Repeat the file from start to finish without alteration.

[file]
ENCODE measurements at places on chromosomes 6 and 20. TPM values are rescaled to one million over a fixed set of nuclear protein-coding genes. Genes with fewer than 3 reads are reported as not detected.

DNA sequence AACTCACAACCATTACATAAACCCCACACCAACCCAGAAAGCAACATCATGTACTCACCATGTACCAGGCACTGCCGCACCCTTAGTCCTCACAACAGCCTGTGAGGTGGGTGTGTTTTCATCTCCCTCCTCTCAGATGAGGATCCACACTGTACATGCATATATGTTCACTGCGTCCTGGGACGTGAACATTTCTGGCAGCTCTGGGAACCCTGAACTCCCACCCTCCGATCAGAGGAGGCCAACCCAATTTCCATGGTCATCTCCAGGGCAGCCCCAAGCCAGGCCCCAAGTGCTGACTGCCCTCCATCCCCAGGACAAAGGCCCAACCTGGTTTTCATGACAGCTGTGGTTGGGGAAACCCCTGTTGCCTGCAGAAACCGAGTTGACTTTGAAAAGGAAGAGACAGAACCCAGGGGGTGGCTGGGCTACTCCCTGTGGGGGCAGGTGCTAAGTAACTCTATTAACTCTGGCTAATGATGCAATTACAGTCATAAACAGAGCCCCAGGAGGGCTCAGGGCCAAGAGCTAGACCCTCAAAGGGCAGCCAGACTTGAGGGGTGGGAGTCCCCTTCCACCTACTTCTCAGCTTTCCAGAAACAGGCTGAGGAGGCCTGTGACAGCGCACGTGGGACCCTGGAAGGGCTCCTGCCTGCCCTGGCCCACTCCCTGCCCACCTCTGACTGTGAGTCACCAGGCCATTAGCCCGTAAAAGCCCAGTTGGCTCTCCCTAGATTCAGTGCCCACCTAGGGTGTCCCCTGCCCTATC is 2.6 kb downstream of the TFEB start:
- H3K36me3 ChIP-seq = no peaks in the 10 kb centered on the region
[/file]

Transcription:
ENCODE measurements at places on chromosomes 6 and 20. TPM values are rescaled to one million over a fixed set of nuclear protein-coding genes. Genes with fewer than 3 reads are reported as not detected.

DNA sequence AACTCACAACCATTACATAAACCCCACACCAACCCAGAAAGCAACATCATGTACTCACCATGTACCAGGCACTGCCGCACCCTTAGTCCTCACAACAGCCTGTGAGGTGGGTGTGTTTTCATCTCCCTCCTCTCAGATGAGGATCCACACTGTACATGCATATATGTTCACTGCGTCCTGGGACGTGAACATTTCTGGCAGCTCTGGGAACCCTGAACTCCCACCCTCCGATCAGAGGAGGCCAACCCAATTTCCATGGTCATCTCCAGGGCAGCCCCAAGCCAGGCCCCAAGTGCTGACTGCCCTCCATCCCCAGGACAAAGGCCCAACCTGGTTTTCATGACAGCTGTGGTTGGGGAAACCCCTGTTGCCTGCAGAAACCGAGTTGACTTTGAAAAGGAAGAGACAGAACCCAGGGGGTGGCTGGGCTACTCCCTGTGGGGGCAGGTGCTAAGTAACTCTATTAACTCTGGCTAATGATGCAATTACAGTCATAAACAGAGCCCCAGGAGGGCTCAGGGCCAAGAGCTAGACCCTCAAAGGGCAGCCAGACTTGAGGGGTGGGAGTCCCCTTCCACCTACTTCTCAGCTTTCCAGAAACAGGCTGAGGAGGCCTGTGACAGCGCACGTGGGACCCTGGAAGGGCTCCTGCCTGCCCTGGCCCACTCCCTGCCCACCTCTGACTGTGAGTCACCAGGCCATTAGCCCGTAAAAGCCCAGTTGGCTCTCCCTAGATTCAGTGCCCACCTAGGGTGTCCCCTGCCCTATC is 2.6 kb downstream of the TFEB start:
- H3K36me3 ChIP-seq = no peaks in the 10 kb centered on the region